138. After a day filled with criticisms and new requirements, your blog popped up on my Facebook news feed. What a refreshing reminder that every moment as a teacher is worth it! Thank you for this. Thank you for your beautiful parenting choices. Thank you for your words.

  139. That was beautifully written and so kind. As a teacher we hear so many negative and hurtful things sometimes that we may forget that there are people who see the love, work and dedication that we have. Thank you so much for this uplifting post.

  140. Candice, this made me cry! Thank you for your beautiful words! I spent 20 years working with children as a teacher and have spent the last 3 years as a principal. I see how hard my teachers work and read how harshly our society criticizes them and it breaks my heart. Teachers come in all different “varieties” an some are better for our kiddos than others, but I’ve not yet met one who hasn’t worked HARD more hours than most people spend working other jobs! Thank you for supporting educators! That support is needed now more than ever! May your children’s year be blessed

  141. As a fifth grade teacher who just returned home after another long day of classroom prep, I thank you for your kind words. It is difficult work, caring for these little ones with their big feelings. I have the best job in the world and it’s nice to be seen.

    Ms. Vice

  142. As a teacher, this just hit home. I spent eleven hours at school today making sure my bulletin boards fit everyone’s names and that their first day treats were just right. Thank you for this post.

    Ms. Vice

  143. A well written and insightful post. My perspective is that it takes a large and loving heart in addition to years of education to be a teacher. 🙂

    As a risk manager for public schools the photo of the woman on the ladder with flip flops makes me wince. Many workers comp injuries occur in the period at the end of summer when teachers are prepping classrooms.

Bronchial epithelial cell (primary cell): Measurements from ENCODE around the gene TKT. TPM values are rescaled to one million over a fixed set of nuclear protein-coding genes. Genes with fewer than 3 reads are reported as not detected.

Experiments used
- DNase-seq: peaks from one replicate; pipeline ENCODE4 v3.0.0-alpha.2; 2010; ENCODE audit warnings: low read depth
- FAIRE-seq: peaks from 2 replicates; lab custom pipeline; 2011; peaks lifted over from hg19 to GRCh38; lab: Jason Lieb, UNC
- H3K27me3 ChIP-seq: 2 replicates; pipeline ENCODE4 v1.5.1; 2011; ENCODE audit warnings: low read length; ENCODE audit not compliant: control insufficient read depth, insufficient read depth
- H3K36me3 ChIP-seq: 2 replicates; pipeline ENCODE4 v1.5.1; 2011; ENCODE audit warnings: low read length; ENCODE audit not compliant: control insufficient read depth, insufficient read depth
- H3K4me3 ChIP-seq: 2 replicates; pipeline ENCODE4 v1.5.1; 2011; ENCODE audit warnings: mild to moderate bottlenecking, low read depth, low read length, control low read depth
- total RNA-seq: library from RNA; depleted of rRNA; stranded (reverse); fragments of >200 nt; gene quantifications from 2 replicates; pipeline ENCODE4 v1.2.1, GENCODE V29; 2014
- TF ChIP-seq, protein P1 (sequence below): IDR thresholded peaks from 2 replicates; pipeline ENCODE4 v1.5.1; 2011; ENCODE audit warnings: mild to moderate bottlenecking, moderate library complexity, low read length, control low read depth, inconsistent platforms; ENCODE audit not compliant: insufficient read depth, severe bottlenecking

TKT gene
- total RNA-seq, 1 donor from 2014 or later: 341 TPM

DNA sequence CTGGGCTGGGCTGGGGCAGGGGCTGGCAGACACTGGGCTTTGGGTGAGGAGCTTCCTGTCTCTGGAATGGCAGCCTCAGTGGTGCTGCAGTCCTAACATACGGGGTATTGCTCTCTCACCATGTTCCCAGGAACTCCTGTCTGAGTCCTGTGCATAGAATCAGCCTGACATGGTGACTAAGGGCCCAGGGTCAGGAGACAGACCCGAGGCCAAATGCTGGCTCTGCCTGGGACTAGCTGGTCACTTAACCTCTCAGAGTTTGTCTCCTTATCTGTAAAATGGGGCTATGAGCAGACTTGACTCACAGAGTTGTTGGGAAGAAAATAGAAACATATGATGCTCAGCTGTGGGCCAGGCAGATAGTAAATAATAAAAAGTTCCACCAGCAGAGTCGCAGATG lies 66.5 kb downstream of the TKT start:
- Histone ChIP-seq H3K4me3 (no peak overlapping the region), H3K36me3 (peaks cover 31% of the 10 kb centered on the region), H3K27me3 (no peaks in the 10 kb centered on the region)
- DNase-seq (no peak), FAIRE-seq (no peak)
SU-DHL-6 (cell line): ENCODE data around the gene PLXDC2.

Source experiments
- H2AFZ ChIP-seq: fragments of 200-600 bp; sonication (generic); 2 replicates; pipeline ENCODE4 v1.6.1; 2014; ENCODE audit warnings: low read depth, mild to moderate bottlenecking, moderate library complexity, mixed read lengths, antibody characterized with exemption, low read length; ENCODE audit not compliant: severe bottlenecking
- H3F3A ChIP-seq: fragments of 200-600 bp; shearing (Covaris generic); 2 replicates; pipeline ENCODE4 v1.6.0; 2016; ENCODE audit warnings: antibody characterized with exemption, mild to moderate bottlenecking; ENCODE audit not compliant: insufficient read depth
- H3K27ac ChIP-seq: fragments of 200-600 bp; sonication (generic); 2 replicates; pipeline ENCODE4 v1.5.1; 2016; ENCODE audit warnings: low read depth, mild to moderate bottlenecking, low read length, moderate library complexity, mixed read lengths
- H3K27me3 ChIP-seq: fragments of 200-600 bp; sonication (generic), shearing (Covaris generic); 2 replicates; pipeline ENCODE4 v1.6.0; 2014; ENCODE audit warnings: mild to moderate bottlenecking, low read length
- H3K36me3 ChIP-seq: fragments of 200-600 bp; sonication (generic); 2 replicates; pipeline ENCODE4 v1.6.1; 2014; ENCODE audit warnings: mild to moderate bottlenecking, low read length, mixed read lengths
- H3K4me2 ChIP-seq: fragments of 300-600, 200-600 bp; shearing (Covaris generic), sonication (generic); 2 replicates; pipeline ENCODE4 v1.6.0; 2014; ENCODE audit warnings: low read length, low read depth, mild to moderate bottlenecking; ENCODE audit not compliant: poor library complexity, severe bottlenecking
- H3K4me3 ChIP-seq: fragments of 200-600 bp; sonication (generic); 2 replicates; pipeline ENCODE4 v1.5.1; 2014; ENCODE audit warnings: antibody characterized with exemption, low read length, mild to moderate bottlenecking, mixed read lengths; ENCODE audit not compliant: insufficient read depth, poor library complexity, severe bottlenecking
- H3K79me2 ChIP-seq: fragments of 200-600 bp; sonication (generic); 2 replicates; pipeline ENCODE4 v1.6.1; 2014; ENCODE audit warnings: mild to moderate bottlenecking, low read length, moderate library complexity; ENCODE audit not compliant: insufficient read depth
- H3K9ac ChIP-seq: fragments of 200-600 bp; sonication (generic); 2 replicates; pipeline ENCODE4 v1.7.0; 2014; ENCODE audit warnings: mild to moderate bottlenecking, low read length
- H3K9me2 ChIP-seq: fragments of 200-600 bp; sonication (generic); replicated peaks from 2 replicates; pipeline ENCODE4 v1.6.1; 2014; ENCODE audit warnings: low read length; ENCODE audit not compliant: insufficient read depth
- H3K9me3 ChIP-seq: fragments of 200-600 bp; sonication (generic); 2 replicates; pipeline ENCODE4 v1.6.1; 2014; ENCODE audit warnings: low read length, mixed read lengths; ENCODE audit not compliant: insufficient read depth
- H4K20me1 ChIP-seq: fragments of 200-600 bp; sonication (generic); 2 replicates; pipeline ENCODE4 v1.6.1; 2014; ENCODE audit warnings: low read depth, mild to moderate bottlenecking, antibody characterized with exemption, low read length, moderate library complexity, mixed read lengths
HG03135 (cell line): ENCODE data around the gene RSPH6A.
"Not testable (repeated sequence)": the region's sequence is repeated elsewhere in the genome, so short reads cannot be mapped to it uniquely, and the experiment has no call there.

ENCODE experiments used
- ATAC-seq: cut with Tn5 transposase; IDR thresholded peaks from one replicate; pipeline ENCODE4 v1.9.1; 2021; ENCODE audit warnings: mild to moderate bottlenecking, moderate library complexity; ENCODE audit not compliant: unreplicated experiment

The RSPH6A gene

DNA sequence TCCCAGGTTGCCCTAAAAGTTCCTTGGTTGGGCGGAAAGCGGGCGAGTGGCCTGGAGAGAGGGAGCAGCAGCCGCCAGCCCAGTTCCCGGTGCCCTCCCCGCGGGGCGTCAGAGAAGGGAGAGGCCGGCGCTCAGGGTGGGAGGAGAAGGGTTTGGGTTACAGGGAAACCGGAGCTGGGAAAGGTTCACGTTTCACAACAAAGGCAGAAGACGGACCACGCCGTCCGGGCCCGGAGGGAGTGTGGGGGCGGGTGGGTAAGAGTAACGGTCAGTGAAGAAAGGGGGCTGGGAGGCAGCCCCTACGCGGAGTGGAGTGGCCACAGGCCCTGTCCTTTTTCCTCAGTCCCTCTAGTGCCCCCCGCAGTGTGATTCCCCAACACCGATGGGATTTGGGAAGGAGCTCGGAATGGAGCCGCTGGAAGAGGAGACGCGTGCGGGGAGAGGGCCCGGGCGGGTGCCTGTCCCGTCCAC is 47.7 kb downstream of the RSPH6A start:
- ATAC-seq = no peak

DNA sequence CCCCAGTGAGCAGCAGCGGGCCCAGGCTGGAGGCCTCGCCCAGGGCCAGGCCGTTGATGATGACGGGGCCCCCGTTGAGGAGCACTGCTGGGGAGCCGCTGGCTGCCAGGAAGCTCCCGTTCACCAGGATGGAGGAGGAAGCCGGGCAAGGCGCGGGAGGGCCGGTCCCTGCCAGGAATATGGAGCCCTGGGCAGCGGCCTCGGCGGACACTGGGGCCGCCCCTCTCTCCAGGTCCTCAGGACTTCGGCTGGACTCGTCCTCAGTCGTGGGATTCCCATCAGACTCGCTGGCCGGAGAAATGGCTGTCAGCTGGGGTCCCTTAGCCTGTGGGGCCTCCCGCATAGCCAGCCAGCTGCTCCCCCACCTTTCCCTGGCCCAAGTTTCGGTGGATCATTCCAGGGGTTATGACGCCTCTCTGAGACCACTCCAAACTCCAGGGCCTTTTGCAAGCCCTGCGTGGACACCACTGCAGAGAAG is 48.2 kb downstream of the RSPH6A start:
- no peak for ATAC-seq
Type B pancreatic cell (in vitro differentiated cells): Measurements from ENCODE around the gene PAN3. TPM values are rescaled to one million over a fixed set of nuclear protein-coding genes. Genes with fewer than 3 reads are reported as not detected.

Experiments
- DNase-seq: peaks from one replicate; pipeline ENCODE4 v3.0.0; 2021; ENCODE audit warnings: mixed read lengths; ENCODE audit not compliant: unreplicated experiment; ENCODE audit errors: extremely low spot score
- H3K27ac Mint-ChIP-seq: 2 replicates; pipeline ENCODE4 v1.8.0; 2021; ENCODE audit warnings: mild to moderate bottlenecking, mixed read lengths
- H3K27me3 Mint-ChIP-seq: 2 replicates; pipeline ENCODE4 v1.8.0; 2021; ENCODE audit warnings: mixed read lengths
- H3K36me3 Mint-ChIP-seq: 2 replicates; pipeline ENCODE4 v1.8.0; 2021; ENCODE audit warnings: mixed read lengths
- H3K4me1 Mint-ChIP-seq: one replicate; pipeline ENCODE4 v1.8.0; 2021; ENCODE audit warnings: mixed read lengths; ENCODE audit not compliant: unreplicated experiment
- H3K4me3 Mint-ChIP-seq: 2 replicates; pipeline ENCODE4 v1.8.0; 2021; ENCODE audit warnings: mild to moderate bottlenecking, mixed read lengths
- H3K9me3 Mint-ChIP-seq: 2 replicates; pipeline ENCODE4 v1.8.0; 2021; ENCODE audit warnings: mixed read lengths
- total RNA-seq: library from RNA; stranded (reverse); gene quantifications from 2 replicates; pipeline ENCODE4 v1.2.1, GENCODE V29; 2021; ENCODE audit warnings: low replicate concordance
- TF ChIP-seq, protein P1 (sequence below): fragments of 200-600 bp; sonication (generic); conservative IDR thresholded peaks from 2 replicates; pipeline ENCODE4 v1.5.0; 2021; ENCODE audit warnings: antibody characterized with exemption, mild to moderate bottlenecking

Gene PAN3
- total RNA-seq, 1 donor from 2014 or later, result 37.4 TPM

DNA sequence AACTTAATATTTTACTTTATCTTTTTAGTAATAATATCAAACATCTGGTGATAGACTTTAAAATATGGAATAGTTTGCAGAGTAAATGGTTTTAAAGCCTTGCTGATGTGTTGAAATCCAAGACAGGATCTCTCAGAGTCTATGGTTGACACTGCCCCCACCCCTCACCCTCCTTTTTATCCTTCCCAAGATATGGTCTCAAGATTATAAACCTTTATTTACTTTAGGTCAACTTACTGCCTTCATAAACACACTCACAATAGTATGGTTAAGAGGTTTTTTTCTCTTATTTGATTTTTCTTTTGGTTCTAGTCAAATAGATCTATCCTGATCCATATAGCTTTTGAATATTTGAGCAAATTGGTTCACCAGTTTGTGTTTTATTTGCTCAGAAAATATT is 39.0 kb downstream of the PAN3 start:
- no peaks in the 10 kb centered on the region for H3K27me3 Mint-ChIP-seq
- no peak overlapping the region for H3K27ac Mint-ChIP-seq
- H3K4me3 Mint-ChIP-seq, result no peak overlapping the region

144. Thank you for such a lovely article. It made my day and as I get ready for my first day of school on Monday it encouraged me. I’m blessed to not only get to

  145. Thank you so much for the recognition. I am a first grade teacher that spent 17 days this summer setting up a new classroom and another 4 days preparing curriculum for the first 2 weeks of school. We have a new reading, math, and science program this year as well as a new report card. I, also, did 12 hours of in-service training. During the summer, I saw many of my teacher friends at school working just as hard and attending classes.
    As the parent of 4, I have spend many dollars and time buying school supplies and back to school clothes. I know that it is a very frustrating task shopping for girls since most clothes do not meet the dress code.
    I appreciate every crayon, box of Kleenex, pair of scissors, etc. that I receive because it help me have a better learning environment.
    Have a wonderful school year!

  146. Thank you. This brought me to tears. It was just what I needed after spending 11 hours in my classroom in the last two days, and still not being close to finished. You are so sweet.

  147. Thank You. You made this Teacher’s day a bit brighter. I seen and heard so many negative things recenty and been so discouraged. Your words made me misty, hearing that parents see how much we do and are appreciative. So Thank you from all the teachers for your wonderful words.
    P.S. I understand the eye doctor appointment, I teach high school 🙂

  148. This brought me to tears. I wish more people including some admin would see what you see. I am in a loss this year as the budgets really tight and things are back to the way they were when I was a child. I lost my job at the end of last school year because another teacher didn’t like me and made stories up about me to get rid of me so she could teach kindergarten. I am missing the kiddos this year and the prep to the beginning for the year. Thanks for the kind words.

  149. Ms. Candice,